Home learning for Year 2 - Woodpeckers
Dear Woodpeckers Parents and Children
Thank you for sharing some of your lovely work with me. As ever, the idea is to do a lesson of Maths and a lesson of English each day to help with the routine of learning, to do the ‘frequently’ section a few times a week and then to do other Learning Journey and Science lessons when the mood is right across the week. I look forward to seeing what you get up to.
Good luck, shipmates!
From Captain May!
● Practice this week’s spellings using the type of activities we usually do in our spelling journals
● read, read, read
● card games, board games or cookery
● telling the time
Day 1: Read the opening of the story to ‘At last he reached the shore.’ (If you listen to my reading, make sure you do not go beyond this point at this stage, as the reading includes the next part which you will look at on day 4.) Look back at this part of the story and talk about what we now know about the Beast. (There are lots of direct references such as “They are very quiet creatures” and “They like…drinking tea” and some where the children may need to infer eg he is determined and brave because he keeps going even when he’s nearly caught by an octopus, trapped his foot in a giant clam and walked through the jelly fish.) Now ask your child to record their thoughts – they could use the outline image of the beast or draw their own – inside the beast they need to write words and phrases to describe what he is like and what he does, around the outside they can add words and phrases to describe him physically, what he looks like.
Day 2: Ask: What is a verb? Encourage your child to give a definition (it expresses a physical action, a mental action or state of being – so, it shows what someone is thinking or doing is a child friendly definition) and to give some examples of verbs. If they find this challenging, play a miming game where they guess the action (verb). Now look at the text only version of the story so far and identify together some of the verbs. Then talk about whether they are past or present tense. (We looked at this quite a while ago, so you could ask if it is happening now or has already happened.) Look at the sentence “A seagull rested on his head and he played with some dolphins.” Find the verbs together and change the sentence from past to present. Finally ask your child to try the past to present sheet (can be done on screen and the present version written in their book) to find verbs and change them from past to present.
Day 3: Spelling investigation and spellings – find out about some more homophones
Day 4: Read the next 5 pages of The Lonely Beast up to him staying in park and people coming to visit. Explain that this could be the end – he’s reached somewhere where he has a beautiful garden and lots of people visiting him - but it isn’t. However, for the next few pieces of work, we’re going to concentrate on this part of the story and we need to know it well. Read the whole story to this point again, or use my reading which stops at this point. Look back over the story, finding and talking about the repetitive patterns (eg the overuse of ‘and’), the different things he does, the different lands he covers and the creatures he meets. Ask your child to pretend to be the Beast as you read it again and act out the story, with your child playing the part of the Beast.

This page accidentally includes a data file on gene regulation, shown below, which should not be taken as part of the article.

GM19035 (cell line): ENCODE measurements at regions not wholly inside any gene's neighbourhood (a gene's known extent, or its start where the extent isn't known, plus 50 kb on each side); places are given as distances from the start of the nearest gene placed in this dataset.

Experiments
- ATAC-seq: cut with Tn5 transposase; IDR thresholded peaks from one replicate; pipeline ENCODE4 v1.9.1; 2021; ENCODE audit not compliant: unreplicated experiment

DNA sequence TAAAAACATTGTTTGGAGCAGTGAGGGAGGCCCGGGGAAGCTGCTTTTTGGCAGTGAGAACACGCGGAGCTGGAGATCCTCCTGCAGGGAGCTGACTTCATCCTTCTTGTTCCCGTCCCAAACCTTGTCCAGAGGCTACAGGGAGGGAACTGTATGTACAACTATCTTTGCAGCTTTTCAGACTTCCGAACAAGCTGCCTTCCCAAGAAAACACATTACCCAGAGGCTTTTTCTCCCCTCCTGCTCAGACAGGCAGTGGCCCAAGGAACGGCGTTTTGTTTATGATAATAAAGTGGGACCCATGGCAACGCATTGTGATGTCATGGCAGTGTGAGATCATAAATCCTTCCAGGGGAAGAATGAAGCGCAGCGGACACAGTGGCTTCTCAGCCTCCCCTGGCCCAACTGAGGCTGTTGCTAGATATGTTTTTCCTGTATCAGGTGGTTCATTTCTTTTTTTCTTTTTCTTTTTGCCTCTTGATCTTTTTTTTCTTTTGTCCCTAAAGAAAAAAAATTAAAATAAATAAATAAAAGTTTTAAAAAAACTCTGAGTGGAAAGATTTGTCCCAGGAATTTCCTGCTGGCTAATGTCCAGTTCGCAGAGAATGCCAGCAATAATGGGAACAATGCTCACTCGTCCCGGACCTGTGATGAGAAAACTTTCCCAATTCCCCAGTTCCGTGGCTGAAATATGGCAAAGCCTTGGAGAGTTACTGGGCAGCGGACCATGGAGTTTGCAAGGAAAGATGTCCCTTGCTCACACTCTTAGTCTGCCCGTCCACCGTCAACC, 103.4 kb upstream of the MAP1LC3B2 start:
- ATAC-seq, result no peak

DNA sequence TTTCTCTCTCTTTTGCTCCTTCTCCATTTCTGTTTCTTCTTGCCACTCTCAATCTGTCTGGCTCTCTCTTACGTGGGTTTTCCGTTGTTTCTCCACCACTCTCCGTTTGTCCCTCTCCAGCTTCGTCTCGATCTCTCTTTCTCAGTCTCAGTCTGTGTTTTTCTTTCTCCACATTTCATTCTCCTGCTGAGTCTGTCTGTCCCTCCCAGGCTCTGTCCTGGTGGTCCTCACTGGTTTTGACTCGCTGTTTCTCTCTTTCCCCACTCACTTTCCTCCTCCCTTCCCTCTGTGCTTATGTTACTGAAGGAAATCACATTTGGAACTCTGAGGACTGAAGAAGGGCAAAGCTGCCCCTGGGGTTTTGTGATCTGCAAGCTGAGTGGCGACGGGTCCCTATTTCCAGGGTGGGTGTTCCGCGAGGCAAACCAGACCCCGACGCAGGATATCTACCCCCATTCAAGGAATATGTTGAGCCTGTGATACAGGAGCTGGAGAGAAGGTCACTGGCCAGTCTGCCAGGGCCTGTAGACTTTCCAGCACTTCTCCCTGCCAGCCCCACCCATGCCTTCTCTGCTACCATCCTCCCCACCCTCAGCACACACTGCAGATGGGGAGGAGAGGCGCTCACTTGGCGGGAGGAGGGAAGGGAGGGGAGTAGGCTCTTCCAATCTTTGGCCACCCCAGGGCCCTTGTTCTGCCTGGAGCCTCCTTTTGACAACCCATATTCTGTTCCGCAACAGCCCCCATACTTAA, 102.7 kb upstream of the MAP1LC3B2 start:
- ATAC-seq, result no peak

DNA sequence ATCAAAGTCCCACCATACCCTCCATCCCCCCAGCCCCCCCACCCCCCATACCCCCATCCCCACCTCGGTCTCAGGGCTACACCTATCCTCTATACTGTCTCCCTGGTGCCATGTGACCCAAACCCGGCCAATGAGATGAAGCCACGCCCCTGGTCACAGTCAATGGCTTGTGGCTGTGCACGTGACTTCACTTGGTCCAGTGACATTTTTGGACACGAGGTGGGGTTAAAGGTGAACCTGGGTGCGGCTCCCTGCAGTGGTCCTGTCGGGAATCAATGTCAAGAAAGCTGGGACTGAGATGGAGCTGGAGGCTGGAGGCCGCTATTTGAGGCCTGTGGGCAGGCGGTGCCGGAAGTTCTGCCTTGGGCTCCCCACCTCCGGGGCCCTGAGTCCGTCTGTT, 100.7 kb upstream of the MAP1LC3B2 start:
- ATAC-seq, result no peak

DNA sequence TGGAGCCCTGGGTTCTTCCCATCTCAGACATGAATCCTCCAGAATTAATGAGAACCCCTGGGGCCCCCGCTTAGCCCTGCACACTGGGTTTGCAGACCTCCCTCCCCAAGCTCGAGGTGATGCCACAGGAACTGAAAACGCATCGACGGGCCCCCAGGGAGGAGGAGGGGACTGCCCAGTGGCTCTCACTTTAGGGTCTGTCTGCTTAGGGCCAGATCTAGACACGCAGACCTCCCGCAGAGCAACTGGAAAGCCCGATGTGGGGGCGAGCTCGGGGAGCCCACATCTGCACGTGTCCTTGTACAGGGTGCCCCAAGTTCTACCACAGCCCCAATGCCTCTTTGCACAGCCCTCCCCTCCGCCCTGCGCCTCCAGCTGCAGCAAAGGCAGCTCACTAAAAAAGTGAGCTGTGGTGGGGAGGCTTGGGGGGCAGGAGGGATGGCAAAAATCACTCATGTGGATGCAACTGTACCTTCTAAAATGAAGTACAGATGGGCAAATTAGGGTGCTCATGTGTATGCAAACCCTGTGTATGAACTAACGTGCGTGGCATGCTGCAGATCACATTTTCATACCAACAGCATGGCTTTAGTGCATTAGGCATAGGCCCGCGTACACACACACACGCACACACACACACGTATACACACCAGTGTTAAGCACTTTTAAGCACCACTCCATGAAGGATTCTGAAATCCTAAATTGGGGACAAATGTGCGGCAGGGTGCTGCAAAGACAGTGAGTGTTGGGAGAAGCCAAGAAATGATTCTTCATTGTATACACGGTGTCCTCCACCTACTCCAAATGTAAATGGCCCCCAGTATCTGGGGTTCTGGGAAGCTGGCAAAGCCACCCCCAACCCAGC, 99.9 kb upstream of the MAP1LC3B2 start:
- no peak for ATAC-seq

Day 5: Ask your child to retell the story so far (with your help) and re-read it, or listen to me reading if they are still not familiar with it. Now ask your child to tell you what has happened in the story as a summary rather than telling the story. (A nice but lonely Beast decides he wants to find other beasts so he goes on a journey. There are lots of perils on the way – forest, mountain, river, cliff, waterfall, cave, snowy mountains, sea and the things he comes across in the sea and a ride from whale. Finally, there’s more walking to find the city where he finds his new home.) Finally ask your child to create a story map of the journey.
Maths: This week, we’re continuing to look at position and direction.
Day 1: describing turns
Day 2: describing movement and turns
Day 3: recording movement and turns
Day 4: following directions
Day 5: giving directions
Ask your child what they remember about life cycles. If they need a prompt, we looked at various animal life cycles, but especially a cat, a hen and a butterfly. They need to know that it is a cycle because it keeps on going – adult has young, grows to adult, has young, etc. This week’s science is about plant life cycles. Look at the sunflower pictures to sort sheet – if you are able to print, you may want to cut them out so they can be moved around to form the cycle in order, if not then discuss the order they might come in. Hopefully, they will be able to work this out largely independently. Now use the Plant Life Cycle PowerPoint, which includes links to 2 bbc clips (https://www.bbc.co.uk/bitesize/clips/z3wsbk7 and https://www.bbc.co.uk/bitesize/clips/zhrb4wx), to find out more and then complete the task (there are pictures and a word bank to help).
To find out more about maps this week, we are looking at map symbols. Use the Marvellous Map Symbols PowerPoint (which includes this link https://www.bbc.co.uk/teach/class-clips-video/geography-ks1--ks2-maps/zdwhpg8) to find out about different symbols and the Learning Journey tasks for this week.